G4S, the security company set to provide guards for the London 2012 Olympics, has been alerted to new guidelines designed to combat overzealous behaviour towards photographers.

The guide, Photography and Hostile Reconnaissance, was drawn up by the British Security Industry Association (BSIA), with the UK Government and counter-terrorism police.

Published earlier this month it was broadly welcomed by the photographic community.

Meanwhile, the Guardian today reports that the United States wants to send 500 FBI agents to bolster security at the Olympics amid concerns that police stop-and-search powers are limited.

Last year the UK Government restricted use of the ?no suspicion? anti-terror stop-and-search power.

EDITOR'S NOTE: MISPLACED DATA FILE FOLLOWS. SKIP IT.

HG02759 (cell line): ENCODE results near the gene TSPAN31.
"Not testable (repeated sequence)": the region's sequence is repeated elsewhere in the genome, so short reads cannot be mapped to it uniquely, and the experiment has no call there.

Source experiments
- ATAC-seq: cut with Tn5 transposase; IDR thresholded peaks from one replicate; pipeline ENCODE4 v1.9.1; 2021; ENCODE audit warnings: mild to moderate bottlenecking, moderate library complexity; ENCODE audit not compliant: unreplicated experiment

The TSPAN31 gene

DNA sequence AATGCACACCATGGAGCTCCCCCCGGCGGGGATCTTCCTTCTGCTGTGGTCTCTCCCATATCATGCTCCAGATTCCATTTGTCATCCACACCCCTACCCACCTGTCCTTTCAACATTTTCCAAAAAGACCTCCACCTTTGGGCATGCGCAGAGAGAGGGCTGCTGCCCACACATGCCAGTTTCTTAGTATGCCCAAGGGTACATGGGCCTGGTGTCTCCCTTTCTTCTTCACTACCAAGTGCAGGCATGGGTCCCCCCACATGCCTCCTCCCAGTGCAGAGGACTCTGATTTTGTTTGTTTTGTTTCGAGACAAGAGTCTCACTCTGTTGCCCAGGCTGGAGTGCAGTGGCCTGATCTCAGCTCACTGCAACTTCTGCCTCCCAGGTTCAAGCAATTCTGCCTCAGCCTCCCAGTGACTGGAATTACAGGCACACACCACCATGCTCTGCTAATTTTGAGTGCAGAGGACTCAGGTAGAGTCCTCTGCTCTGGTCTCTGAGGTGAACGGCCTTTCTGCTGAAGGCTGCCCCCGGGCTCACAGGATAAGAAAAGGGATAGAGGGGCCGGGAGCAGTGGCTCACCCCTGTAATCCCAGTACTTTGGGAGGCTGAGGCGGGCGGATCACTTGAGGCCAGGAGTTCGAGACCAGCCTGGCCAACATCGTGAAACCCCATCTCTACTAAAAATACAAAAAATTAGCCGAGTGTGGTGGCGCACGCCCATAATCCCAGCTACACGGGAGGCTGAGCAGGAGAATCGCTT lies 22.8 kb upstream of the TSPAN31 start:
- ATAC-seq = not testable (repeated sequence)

The BSIA has urged its 570 members to distribute the new photography rules to more than 75,000 security officers it represents nationwide.

It is already available in the members area of the BSIA’s website.

G4S, which is based in Sutton, Surrey, is among the BSIA members to have been sent an email alerting then to the guidelines, which followed months of talks between the Home Office, police and photography rights campaigners including Amateur Photographer (AP) magazine.

Last week the BSIA said its members’ reaction to the guidance was ‘largely positive’ in a meeting of its security guard section held on 9 November.

A BSIA spokeswoman told AP: ?It will be up to individual members to decide how this is disseminated to their employees.’